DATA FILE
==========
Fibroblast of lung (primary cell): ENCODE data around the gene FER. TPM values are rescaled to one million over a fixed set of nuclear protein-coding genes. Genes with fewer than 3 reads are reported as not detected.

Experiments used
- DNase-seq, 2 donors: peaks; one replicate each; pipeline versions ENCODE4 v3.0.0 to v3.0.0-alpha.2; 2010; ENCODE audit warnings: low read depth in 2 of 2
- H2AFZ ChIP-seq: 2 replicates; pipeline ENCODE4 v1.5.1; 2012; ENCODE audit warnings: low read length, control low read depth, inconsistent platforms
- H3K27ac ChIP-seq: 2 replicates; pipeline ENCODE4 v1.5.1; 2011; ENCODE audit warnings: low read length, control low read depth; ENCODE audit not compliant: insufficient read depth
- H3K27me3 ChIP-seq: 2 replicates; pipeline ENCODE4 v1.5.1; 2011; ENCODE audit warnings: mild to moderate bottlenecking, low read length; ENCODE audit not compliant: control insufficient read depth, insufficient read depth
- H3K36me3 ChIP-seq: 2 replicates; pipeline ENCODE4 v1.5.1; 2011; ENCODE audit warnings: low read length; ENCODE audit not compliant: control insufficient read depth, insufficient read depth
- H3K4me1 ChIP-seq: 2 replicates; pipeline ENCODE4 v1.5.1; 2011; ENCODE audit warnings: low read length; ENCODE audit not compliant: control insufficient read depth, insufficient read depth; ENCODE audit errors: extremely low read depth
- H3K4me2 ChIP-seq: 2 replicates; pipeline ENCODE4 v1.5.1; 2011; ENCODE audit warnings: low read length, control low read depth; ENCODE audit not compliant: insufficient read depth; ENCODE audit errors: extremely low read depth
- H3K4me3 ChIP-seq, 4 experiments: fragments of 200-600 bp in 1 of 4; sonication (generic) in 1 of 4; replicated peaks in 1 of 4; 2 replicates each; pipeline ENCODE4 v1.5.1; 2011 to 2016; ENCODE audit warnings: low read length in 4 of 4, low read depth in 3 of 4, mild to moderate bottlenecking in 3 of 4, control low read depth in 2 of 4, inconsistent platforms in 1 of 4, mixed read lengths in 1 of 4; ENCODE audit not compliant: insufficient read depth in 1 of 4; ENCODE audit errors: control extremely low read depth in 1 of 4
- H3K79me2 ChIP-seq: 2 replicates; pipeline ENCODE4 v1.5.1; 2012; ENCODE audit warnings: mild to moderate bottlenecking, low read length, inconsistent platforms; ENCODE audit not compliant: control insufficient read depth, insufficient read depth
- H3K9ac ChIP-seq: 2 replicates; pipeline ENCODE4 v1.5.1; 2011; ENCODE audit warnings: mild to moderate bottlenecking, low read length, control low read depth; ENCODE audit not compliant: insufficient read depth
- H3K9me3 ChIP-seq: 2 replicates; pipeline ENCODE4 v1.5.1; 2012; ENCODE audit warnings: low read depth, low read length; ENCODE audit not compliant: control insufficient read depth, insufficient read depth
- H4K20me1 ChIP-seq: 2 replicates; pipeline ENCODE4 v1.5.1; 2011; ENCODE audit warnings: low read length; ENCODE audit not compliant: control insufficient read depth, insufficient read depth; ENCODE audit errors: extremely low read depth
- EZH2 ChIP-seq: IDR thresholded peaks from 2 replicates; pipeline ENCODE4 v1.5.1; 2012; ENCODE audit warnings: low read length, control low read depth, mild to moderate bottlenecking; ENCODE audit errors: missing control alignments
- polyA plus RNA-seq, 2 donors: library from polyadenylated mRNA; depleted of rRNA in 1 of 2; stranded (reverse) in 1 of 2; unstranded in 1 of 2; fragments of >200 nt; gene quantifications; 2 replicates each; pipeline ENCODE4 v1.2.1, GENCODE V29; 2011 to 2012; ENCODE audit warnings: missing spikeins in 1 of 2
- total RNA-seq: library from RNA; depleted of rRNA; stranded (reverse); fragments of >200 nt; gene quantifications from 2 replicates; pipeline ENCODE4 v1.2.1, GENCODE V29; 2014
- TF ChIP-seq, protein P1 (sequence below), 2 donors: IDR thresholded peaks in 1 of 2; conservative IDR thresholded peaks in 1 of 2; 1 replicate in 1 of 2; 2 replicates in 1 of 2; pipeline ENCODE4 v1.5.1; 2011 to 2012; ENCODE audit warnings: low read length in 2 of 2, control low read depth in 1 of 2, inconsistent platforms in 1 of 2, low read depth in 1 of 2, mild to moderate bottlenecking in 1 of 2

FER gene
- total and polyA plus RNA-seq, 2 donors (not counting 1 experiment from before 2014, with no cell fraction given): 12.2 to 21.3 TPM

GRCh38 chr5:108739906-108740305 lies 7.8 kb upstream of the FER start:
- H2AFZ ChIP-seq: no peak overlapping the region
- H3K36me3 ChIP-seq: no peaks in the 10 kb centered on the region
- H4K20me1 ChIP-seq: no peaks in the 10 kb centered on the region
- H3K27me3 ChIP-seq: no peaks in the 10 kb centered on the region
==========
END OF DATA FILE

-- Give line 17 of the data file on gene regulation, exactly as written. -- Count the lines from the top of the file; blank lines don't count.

- total RNA-seq: library from RNA; depleted of rRNA; stranded (reverse); fragments of >200 nt; gene quantifications from 2 replicates; pipeline ENCODE4 v1.2.1, GENCODE V29; 2014